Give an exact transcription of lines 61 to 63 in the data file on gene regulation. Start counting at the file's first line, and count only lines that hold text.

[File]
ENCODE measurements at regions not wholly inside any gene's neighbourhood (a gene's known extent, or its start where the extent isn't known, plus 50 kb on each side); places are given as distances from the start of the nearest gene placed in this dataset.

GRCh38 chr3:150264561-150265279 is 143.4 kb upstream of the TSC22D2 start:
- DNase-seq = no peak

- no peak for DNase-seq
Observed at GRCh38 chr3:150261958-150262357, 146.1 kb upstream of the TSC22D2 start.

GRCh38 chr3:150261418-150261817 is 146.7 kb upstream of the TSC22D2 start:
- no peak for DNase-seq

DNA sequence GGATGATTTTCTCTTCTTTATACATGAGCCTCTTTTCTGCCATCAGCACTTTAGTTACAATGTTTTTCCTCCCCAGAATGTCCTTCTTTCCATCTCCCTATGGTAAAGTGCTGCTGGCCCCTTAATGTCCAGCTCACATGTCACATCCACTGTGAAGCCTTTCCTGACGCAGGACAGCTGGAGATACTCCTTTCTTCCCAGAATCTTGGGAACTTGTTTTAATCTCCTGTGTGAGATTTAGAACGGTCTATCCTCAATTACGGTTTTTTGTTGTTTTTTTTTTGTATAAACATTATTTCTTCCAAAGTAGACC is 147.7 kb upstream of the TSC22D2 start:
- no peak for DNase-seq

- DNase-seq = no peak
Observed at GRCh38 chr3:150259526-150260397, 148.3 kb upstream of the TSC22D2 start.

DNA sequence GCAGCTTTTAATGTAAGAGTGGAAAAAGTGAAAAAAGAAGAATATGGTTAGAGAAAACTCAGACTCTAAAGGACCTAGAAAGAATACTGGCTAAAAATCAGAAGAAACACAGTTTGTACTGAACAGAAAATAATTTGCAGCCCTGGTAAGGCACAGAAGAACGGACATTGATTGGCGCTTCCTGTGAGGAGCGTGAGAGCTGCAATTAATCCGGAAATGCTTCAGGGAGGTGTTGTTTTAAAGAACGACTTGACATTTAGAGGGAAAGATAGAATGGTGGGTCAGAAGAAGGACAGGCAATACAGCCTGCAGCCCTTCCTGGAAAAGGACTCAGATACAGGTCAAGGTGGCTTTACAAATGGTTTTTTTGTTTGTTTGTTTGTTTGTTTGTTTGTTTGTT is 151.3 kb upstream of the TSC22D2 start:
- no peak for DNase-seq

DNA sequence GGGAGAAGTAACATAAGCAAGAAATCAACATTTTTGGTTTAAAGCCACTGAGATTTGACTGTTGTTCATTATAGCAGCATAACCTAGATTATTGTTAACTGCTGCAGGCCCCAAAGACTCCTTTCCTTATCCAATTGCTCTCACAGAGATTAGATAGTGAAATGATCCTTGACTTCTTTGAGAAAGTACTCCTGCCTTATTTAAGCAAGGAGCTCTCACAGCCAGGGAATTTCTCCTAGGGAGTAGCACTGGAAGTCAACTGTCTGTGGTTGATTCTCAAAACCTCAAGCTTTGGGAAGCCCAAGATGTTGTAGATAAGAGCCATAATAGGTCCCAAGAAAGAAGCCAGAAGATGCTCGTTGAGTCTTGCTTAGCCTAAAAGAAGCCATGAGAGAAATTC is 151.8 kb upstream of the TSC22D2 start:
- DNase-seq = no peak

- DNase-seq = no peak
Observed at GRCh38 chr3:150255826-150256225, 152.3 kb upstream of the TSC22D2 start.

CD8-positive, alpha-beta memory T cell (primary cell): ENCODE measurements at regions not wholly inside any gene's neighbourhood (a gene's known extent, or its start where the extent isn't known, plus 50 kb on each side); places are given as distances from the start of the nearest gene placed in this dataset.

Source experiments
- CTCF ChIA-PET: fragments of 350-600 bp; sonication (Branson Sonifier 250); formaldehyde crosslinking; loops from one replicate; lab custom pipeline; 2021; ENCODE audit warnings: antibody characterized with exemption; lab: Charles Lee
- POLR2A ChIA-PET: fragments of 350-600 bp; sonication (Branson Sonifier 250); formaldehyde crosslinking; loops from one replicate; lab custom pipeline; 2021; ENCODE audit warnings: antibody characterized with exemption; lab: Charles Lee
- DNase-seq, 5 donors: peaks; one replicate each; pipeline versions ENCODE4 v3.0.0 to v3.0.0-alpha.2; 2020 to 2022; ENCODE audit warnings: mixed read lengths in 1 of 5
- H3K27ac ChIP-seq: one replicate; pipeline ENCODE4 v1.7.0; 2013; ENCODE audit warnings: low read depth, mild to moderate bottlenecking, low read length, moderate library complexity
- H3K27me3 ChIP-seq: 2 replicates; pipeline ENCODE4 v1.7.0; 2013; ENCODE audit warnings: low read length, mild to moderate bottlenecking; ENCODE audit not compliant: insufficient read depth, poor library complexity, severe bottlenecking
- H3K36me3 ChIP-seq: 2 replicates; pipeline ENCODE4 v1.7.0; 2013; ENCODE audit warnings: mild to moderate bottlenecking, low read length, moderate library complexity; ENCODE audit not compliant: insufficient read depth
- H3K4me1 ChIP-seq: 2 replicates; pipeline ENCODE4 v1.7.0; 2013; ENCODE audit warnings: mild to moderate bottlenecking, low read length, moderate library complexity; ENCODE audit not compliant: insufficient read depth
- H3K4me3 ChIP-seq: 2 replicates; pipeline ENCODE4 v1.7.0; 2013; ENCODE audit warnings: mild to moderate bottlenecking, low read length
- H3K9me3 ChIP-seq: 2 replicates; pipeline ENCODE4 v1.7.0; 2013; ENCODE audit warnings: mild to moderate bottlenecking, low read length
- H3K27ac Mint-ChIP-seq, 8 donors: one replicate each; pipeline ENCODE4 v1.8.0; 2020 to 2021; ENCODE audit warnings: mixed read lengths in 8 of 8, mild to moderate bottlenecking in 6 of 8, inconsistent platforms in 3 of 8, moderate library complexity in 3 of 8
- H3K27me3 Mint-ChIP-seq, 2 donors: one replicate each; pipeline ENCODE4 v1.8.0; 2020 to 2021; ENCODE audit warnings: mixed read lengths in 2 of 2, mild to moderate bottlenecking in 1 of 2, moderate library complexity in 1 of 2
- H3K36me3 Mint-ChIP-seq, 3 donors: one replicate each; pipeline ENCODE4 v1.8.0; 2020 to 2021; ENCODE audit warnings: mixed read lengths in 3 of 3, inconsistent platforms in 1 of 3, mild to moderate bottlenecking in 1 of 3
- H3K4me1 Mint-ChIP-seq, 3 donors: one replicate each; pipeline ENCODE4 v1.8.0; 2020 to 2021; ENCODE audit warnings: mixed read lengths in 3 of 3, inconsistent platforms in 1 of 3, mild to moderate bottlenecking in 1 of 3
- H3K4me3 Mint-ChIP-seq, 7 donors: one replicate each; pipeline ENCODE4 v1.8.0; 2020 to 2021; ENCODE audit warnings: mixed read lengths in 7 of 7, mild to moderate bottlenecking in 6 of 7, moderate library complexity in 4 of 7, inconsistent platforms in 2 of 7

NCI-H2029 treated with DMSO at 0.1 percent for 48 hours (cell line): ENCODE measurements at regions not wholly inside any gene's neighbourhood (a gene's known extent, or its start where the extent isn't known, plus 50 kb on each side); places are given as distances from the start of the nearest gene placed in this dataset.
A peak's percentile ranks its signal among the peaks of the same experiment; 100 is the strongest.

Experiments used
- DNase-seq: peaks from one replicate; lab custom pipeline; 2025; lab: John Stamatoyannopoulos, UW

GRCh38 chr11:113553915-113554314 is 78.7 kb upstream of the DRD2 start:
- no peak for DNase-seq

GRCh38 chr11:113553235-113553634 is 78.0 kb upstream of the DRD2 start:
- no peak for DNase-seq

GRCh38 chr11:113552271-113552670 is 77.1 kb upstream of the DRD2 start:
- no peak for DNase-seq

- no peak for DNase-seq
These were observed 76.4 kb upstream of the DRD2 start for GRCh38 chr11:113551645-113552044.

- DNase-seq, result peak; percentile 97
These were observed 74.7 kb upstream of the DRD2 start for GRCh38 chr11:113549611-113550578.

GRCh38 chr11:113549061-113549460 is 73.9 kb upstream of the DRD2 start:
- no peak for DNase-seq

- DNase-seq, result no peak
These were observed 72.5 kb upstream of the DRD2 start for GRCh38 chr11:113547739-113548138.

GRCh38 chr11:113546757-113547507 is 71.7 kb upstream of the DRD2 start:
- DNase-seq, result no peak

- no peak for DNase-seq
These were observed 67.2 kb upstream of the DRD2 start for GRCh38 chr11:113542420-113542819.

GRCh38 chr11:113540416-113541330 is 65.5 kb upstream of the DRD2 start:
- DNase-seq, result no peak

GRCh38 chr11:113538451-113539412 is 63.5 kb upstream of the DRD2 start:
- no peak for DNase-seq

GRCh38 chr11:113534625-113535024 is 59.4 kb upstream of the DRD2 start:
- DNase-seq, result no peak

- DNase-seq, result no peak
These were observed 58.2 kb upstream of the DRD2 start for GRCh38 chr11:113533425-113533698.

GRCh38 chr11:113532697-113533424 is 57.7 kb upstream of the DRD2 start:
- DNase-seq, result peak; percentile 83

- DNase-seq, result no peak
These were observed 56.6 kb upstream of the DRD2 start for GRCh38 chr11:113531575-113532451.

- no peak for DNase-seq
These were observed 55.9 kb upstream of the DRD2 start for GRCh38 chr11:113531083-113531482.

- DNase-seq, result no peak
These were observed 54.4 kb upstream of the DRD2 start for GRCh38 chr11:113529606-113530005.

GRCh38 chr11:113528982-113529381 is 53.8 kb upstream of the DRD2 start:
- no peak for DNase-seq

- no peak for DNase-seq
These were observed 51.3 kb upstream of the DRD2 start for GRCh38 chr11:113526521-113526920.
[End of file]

- DNase-seq, result no peak

- DNase-seq, result no peak
These were observed 58.2 kb upstream of the DRD2 start for GRCh38 chr11:113533425-113533698.